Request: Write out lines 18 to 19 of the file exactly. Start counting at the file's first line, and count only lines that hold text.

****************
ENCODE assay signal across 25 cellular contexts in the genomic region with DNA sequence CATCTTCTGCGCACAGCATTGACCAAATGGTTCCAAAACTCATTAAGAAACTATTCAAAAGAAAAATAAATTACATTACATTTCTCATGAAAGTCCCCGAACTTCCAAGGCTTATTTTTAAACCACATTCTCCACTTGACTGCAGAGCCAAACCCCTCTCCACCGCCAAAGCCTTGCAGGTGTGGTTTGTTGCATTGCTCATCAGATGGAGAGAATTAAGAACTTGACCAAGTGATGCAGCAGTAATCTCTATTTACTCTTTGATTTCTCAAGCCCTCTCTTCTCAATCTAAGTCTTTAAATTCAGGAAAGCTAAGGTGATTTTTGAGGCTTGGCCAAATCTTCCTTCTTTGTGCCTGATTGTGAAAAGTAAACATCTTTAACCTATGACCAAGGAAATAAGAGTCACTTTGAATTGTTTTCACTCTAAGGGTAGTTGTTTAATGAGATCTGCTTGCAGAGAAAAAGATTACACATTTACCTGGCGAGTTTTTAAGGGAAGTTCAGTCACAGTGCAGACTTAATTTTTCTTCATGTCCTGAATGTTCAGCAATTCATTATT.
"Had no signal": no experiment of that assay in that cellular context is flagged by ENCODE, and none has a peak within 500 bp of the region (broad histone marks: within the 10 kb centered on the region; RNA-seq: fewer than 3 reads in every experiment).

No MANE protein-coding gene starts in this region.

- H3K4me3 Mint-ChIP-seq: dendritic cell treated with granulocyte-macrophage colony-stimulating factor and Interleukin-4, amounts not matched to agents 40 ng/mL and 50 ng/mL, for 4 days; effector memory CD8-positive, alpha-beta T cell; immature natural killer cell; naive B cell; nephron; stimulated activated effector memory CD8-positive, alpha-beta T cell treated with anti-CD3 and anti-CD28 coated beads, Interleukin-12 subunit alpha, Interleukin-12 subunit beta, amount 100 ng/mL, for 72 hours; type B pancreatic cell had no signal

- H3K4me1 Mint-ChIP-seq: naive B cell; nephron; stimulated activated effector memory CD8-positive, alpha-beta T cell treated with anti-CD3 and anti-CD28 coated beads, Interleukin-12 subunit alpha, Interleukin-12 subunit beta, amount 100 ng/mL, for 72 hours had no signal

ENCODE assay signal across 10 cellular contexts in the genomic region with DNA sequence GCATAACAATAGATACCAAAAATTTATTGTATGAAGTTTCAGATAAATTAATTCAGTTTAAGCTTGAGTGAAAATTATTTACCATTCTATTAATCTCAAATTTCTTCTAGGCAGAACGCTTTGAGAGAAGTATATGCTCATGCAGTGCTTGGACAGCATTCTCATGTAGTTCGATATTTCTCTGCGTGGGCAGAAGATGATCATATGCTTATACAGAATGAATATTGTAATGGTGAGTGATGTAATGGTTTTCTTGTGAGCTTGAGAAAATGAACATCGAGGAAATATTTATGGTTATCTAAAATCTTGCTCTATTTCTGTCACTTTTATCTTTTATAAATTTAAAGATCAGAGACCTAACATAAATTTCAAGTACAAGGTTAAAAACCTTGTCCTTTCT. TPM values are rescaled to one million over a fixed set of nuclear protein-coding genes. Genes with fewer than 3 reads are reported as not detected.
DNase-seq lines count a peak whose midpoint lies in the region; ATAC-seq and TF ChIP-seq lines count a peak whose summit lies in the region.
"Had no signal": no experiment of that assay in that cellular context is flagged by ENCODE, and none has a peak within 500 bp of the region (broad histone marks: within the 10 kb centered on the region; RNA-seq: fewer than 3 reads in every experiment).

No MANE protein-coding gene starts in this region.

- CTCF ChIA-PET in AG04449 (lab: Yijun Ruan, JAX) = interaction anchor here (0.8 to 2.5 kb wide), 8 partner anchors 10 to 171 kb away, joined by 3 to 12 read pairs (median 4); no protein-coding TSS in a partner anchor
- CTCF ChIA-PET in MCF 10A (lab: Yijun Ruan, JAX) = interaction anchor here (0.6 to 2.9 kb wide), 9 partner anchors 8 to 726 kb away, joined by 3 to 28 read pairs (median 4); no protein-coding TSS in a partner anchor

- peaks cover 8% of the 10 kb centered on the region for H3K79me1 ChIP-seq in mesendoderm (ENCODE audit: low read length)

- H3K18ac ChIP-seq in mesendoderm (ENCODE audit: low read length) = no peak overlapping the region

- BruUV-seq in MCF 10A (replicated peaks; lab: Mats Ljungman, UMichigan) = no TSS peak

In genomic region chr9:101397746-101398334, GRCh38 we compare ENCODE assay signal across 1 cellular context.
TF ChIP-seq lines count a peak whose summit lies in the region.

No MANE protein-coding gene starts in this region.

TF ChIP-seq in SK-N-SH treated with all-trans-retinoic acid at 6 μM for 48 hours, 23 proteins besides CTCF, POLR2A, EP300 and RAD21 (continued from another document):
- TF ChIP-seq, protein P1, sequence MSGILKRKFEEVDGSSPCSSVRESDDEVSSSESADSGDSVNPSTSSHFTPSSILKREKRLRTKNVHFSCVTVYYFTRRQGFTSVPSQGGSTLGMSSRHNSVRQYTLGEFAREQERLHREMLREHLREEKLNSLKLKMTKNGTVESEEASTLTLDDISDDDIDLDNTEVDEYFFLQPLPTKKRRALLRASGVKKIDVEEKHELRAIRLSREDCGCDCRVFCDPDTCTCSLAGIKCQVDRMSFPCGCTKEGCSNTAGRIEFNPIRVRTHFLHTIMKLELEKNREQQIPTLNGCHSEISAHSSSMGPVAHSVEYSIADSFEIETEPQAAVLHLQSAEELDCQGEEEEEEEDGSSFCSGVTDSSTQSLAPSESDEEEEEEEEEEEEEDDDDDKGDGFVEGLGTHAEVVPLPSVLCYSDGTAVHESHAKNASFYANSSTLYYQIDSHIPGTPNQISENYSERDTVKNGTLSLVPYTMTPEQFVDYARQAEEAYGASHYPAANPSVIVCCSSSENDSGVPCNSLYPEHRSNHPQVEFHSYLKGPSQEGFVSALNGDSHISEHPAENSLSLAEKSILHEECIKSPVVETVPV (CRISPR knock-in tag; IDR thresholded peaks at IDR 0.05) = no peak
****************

TF ChIP-seq in SK-N-SH treated with all-trans-retinoic acid at 6 μM for 48 hours, 23 proteins besides CTCF, POLR2A, EP300 and RAD21 (continued from another document):
- TF ChIP-seq, protein P1, sequence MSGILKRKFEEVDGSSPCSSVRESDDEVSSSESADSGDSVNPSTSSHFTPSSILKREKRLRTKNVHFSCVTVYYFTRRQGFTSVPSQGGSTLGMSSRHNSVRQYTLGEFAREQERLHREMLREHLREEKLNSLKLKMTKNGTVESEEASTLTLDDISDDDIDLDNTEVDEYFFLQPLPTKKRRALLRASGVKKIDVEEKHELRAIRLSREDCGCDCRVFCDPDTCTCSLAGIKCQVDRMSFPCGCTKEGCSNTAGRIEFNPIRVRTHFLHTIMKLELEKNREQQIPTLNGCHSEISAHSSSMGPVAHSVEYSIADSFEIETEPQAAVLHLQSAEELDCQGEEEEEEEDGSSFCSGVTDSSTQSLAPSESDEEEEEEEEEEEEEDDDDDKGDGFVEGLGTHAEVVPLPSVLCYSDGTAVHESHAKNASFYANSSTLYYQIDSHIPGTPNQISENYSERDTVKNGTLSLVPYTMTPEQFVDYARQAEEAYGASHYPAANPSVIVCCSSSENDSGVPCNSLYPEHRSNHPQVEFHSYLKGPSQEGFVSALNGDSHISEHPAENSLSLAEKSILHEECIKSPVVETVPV (CRISPR knock-in tag; IDR thresholded peaks at IDR 0.05) = no peak